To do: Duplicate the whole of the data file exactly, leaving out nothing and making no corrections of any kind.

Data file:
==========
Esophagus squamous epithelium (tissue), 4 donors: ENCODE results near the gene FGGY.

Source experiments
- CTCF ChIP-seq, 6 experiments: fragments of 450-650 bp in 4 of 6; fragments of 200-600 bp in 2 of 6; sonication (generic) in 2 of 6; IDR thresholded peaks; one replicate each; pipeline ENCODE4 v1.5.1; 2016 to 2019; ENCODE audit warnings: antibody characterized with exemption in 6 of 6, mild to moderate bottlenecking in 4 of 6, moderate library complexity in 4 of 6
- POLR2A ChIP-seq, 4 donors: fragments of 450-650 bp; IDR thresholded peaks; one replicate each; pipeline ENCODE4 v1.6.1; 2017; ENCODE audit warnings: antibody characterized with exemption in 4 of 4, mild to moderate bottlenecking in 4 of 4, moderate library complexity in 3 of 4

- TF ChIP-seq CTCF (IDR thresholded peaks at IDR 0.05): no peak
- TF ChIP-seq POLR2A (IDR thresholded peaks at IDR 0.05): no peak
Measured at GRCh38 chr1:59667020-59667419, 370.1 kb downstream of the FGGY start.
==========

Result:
Esophagus squamous epithelium (tissue), 4 donors: ENCODE results near the gene FGGY.

Source experiments
- CTCF ChIP-seq, 6 experiments: fragments of 450-650 bp in 4 of 6; fragments of 200-600 bp in 2 of 6; sonication (generic) in 2 of 6; IDR thresholded peaks; one replicate each; pipeline ENCODE4 v1.5.1; 2016 to 2019; ENCODE audit warnings: antibody characterized with exemption in 6 of 6, mild to moderate bottlenecking in 4 of 6, moderate library complexity in 4 of 6
- POLR2A ChIP-seq, 4 donors: fragments of 450-650 bp; IDR thresholded peaks; one replicate each; pipeline ENCODE4 v1.6.1; 2017; ENCODE audit warnings: antibody characterized with exemption in 4 of 4, mild to moderate bottlenecking in 4 of 4, moderate library complexity in 3 of 4

- TF ChIP-seq CTCF (IDR thresholded peaks at IDR 0.05): no peak
- TF ChIP-seq POLR2A (IDR thresholded peaks at IDR 0.05): no peak
Measured at GRCh38 chr1:59667020-59667419, 370.1 kb downstream of the FGGY start.